Young lives cut short by teen gun culture

A teenager in Sheffield has been shot dead, and the crime is bound to spread fear. What is the truth about gun crime in Britain today? Sheena Hastings reports.

SIXTEEN-year-old Jonathan Matondo was found dead in a park in the Burngreave area of Sheffield two nights ago. He had been shot in the head.

Police investigations are ongoing, but people in the neighbourhood have reported their fear of gun-toting gangs recently seen roaming local streets.

Only a few weeks ago, 11-year-old Rhys Jones was shot in the neck and killed in a pub car park in Liverpool after finishing a game of football. He'd allegedly been attacked by a local gang member, a hooded figure who was riding a bike.

Five days ago, Philip Poru, 18, was the latest teenager to die in a gun crime in London. Before that, Nathan Foster, Jesse James, Nathan Williams, Charlene Ellis and Letisha Shakespeare were among the names of young people tragically caught up in crimes perpetrated around the country by what appears to be an increasingly trigger-happy youth culture.

In 2001, 1,193 under 21s went to magistrates on gun-related charges. In 2005 that had risen to 1,144. Law enforcement agencies are struggling to make inroads into a problem that is rated by many as second only to terrorism.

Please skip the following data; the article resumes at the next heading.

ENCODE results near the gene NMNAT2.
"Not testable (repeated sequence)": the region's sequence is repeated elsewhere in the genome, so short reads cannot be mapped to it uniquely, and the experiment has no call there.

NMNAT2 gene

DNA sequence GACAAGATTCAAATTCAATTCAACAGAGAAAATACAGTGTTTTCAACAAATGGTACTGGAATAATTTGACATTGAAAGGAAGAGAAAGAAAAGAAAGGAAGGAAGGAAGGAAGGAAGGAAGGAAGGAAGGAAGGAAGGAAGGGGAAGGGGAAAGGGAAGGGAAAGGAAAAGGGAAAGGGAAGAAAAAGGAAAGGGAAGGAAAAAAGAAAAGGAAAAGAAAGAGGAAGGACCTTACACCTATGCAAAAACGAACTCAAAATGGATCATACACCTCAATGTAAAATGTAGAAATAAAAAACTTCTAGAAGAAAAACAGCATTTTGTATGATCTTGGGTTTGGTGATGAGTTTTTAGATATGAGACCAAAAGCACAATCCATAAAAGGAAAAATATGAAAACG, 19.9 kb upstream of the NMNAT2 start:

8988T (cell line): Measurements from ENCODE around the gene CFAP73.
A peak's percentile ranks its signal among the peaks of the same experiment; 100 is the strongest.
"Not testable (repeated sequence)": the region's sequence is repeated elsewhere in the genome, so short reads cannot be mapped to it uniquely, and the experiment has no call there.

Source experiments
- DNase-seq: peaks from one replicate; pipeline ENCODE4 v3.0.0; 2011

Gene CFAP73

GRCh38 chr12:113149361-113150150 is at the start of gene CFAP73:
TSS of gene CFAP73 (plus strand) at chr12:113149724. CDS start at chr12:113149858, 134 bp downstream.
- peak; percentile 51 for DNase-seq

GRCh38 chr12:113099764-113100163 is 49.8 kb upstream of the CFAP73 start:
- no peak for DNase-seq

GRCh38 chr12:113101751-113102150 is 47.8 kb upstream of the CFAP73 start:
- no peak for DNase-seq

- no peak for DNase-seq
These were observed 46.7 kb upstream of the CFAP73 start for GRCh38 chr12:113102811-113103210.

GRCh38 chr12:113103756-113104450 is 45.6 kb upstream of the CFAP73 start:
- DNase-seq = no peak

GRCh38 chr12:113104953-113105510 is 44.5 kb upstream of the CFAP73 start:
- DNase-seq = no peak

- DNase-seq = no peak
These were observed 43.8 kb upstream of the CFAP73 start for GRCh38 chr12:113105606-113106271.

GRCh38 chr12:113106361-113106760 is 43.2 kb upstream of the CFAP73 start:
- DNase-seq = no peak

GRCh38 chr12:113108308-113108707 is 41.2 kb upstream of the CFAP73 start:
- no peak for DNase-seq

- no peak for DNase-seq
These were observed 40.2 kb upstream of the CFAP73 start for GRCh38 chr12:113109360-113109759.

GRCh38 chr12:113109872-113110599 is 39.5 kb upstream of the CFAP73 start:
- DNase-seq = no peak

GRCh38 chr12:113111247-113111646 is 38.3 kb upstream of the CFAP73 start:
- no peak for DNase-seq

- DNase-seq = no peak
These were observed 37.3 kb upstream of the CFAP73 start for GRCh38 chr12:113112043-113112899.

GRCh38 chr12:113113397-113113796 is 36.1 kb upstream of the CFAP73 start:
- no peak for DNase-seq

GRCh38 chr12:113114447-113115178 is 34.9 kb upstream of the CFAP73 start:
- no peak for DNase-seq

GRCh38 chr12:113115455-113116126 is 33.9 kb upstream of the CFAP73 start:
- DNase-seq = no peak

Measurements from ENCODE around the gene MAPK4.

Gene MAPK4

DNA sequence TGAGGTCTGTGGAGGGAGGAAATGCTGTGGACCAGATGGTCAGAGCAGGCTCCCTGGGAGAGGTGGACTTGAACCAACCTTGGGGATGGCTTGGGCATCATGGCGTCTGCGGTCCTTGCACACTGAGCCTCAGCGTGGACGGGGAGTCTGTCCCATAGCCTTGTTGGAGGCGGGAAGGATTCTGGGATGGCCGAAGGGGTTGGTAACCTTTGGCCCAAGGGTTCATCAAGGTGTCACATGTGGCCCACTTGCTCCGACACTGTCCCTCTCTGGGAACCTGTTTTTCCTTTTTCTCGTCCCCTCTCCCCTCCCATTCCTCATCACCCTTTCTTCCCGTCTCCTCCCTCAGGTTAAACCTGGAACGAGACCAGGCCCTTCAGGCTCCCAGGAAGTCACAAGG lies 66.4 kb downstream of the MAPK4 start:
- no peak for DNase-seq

It may only be a small minority of young people who are carrying guns, but the impact is big.

In Manchester, where an average of two-and-a-half firearms offences occur each day, half of them are committed by males aged between 15 and 20.

The Home Office says that across England and Wales more than 30 firearms offences occur every day – a record 10,990, and twice the annual total at the end of the Nineties. Police forces agree that this is mostly due to the increasing problem of teenagers carrying guns.

Where there is gun crime there is often a problem with drug trafficking. A pattern of gangs using guns to defend territory where they control the supply is common in many of our big cities. Where large drug stashes are uncovered by police, they may well be hidden along with firearms and ammunition.

While the figures are cause for real concern, statistics on gun crime remain low by international standards, with fluctuations between 49 and

97 deaths annually in the last 10 years. The most recent provisional figure, for 2006/07, is 58.

This compares with 11,624 gun homicides in the US. In France, the rate if more than twice that in Britain, in Switzerland, it is over three times higher and in Italy, over five times higher.